Brent Beckley has received a 14 month sentence for his role in the illegal gambling charges that were brought in the Black Friday indictments.
Brent Beckley became only the second person listed in Black Friday indictments to receive a prison term when U.S. District Judge Lewis Kaplin sentenced him to 14 months jail time on Monday “to make clear that the government of the United States means business in these types of cases.”
Beckley, who could have been facing 30 years for charges including conspiracy to commit bank fraud, operation of an illegal gambling business and conspiring to launder money got off light in many people´s eyes by being one of the first Black Friday indictees to come forward and plead guilty to the charges made against him.
While other co-founder, Scott Tom, and a number of Absolute Poker representatives remain fugitives from the law, Beckley admitted arranging
for the money received from U.S. gamblers to be disguised as payments to hundreds of non-existent online merchants purporting to sell merchandise such as jewellery and golf balls.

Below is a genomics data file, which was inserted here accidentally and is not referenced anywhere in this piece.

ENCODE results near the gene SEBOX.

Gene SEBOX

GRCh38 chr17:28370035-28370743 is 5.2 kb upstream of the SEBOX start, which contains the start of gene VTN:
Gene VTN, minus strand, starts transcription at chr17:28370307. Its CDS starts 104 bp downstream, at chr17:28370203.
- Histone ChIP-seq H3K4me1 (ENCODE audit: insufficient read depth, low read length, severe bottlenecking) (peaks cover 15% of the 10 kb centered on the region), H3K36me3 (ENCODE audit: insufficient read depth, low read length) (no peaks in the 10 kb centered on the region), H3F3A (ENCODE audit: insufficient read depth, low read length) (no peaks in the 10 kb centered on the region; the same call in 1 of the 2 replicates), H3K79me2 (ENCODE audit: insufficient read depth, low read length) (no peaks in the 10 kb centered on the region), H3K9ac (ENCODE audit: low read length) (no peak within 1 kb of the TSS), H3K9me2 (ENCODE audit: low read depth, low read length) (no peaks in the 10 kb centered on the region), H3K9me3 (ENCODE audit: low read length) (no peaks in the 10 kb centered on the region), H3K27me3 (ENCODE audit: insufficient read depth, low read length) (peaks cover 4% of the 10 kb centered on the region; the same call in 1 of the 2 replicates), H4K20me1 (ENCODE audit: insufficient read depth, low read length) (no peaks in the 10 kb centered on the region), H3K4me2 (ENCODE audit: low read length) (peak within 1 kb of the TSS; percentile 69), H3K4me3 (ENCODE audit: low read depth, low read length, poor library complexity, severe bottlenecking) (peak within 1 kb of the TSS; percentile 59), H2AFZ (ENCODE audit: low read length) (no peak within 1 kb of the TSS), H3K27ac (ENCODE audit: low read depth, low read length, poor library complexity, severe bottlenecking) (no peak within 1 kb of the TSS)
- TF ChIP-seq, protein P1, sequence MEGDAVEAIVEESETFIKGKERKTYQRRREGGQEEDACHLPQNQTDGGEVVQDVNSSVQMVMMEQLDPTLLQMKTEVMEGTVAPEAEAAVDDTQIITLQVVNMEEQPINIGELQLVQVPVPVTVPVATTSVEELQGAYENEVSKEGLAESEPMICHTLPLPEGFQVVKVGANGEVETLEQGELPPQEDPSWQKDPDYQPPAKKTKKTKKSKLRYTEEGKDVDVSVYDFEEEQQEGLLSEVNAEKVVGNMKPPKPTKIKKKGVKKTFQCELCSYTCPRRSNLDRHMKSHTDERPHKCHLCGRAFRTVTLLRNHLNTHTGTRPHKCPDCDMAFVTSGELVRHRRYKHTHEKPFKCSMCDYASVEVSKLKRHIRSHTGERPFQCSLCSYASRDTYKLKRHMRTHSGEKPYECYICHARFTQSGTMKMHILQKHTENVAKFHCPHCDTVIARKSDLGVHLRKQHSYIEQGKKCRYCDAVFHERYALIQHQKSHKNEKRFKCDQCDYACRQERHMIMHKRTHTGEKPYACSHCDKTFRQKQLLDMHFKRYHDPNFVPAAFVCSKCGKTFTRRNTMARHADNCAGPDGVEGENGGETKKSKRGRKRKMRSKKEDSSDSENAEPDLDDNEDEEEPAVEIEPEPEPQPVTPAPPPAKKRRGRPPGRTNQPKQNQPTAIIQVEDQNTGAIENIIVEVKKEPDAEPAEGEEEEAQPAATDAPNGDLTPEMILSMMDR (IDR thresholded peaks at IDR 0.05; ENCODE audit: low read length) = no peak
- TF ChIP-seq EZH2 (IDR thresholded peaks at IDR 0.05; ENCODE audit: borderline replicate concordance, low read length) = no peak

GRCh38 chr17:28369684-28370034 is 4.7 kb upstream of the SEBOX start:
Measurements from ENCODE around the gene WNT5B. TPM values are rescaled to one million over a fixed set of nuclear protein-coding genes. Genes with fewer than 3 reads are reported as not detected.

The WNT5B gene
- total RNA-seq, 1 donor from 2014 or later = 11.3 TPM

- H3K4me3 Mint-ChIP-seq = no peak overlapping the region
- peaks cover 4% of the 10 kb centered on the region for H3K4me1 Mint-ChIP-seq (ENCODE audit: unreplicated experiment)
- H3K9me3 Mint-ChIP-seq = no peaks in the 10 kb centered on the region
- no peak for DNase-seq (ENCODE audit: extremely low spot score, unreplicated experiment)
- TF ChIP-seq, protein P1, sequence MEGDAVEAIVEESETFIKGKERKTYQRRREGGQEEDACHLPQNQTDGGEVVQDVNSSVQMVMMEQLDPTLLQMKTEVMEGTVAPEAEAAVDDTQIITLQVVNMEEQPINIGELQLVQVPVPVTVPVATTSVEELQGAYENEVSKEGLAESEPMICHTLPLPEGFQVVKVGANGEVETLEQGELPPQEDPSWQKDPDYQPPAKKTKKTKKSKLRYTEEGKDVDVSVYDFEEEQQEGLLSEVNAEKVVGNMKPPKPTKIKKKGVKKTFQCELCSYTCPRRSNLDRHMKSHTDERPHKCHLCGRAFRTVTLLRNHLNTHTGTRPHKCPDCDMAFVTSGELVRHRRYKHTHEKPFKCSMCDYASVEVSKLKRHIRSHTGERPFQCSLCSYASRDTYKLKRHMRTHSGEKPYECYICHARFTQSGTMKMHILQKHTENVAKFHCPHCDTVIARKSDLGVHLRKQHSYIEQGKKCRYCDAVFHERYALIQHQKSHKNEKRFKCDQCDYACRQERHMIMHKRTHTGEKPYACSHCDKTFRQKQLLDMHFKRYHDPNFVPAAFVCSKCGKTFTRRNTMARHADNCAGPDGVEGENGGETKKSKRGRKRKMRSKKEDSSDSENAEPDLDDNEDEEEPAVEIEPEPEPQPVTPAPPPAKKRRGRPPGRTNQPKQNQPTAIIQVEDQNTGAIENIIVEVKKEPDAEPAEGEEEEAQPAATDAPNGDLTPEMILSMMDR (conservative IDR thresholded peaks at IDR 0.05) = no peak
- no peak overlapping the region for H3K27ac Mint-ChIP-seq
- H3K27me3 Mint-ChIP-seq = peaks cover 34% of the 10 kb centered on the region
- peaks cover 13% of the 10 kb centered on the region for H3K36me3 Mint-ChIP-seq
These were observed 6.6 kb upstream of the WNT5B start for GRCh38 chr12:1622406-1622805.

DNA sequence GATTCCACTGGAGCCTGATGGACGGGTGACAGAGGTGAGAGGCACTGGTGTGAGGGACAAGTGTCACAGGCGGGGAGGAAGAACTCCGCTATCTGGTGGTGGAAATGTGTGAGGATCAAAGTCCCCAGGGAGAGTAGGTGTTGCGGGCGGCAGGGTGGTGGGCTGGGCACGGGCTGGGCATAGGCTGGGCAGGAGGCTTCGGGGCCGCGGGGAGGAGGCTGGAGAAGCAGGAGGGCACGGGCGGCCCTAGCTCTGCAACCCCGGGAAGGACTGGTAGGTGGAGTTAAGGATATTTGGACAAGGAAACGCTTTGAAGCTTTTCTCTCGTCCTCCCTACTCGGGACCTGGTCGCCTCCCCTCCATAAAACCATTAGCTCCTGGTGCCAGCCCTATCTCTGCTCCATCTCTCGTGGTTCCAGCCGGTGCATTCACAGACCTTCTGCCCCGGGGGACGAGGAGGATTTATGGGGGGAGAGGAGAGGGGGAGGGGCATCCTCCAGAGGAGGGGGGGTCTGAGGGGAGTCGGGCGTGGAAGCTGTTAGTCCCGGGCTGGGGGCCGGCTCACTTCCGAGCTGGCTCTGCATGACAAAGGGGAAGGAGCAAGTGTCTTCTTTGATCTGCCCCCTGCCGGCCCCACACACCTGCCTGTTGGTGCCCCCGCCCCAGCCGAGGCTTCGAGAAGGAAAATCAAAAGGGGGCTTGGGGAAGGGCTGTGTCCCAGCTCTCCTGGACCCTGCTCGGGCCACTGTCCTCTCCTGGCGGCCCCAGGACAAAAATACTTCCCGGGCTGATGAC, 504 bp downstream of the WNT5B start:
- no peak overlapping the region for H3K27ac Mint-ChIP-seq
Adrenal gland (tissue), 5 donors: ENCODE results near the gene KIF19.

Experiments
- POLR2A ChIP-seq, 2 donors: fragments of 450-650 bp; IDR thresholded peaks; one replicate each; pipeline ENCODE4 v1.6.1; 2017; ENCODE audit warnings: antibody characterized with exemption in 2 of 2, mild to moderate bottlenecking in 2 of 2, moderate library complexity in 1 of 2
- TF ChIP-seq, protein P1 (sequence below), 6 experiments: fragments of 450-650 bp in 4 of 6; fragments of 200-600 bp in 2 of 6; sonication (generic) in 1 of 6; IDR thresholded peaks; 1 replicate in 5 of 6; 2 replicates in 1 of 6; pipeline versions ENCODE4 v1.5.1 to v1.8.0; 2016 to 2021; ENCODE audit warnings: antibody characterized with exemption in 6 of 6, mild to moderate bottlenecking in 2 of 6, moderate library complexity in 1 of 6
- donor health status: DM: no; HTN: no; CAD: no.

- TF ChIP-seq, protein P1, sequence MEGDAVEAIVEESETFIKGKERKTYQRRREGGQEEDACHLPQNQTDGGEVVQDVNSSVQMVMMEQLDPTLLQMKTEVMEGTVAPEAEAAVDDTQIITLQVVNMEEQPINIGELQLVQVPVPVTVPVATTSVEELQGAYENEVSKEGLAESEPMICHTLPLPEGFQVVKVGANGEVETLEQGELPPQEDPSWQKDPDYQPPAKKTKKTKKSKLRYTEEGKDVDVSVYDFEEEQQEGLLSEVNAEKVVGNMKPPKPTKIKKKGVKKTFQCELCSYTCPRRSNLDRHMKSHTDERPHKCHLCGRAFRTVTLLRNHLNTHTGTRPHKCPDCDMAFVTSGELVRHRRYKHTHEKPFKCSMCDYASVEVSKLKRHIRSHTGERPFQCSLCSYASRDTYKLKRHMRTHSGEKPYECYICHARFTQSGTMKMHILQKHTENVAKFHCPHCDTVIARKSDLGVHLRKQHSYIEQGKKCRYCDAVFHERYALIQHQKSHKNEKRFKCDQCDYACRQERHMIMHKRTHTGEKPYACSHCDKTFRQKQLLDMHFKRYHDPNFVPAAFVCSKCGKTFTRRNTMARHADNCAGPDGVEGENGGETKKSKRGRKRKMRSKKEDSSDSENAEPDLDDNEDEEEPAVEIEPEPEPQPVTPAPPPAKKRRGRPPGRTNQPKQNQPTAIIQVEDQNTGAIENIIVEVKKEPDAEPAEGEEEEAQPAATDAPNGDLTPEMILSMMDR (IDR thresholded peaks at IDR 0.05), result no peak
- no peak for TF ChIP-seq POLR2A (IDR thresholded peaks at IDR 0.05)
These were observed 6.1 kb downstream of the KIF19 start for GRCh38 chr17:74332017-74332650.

Lawyers from the U.S. Department of Justice had a role in Beckley´s light sentence – detailing to Judge Kaplin how Beckley had been cooperative and that no financial institutions had been harmed by his actions. However, in addition to the 14 month jail sentence, Beckley also had to forfeit $300,000 of personal assets and pay a $30,000 fine.
Several other players in the money laundering swindle may not get such lenient sentences. Ira Rubin – Beckley´s second-in-command who also took a plea bargain in the hope of a reduced sentence – was arrested in Guatemala last year trying to leave the country and escape to Thailand. Rubin has a rap sheet as long as his arm which includes previous convictions for telemarketing scams and third-party payment processing fraud.
Ryan Lang and Bradley Frenzen have been charged by the U.S. Department of Justice of obtaining accounts at U. S. banks for the three poker sites included in the Black Friday indictments, lying about the nature of the financial transactions and covering up the lies by creating “phony” corporations and websites. Each could face up to 30 years behind bars and, as yet, no recommendations of a lesser sentence have been proposed by the DoJ.
Sentencing hearings are scheduled for September and, if Judge Kaplin is serious in his
the United States means business statement above, all three could have plenty of time to consider the damage they did to online poker in the States.